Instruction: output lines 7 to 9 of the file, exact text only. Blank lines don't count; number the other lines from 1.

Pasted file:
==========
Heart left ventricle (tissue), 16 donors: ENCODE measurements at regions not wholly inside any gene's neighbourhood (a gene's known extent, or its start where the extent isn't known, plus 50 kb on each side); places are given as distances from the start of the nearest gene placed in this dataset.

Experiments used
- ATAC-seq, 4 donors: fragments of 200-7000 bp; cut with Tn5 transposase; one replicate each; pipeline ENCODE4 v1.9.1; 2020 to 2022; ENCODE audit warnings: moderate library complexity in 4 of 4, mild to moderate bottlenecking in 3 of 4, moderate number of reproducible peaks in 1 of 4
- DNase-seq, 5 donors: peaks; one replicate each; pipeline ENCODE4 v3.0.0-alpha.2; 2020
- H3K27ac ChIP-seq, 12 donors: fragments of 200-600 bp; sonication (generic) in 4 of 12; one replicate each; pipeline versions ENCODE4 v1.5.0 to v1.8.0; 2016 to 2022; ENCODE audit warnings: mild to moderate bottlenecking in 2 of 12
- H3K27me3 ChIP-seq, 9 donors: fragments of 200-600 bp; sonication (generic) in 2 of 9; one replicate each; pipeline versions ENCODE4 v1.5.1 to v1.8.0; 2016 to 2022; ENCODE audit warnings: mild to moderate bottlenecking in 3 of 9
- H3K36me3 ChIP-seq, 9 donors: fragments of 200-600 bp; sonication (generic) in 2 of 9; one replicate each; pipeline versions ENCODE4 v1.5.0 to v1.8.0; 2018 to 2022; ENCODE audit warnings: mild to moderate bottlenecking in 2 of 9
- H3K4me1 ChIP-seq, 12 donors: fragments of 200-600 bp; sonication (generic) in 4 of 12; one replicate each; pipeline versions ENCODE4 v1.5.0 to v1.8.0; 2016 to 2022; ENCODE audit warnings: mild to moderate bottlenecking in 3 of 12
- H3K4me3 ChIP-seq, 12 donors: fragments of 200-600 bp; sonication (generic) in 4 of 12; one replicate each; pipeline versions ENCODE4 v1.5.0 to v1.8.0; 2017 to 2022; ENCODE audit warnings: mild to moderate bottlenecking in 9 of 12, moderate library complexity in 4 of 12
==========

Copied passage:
- H3K36me3 ChIP-seq, 9 donors: fragments of 200-600 bp; sonication (generic) in 2 of 9; one replicate each; pipeline versions ENCODE4 v1.5.0 to v1.8.0; 2018 to 2022; ENCODE audit warnings: mild to moderate bottlenecking in 2 of 9
- H3K4me1 ChIP-seq, 12 donors: fragments of 200-600 bp; sonication (generic) in 4 of 12; one replicate each; pipeline versions ENCODE4 v1.5.0 to v1.8.0; 2016 to 2022; ENCODE audit warnings: mild to moderate bottlenecking in 3 of 12
- H3K4me3 ChIP-seq, 12 donors: fragments of 200-600 bp; sonication (generic) in 4 of 12; one replicate each; pipeline versions ENCODE4 v1.5.0 to v1.8.0; 2017 to 2022; ENCODE audit warnings: mild to moderate bottlenecking in 9 of 12, moderate library complexity in 4 of 12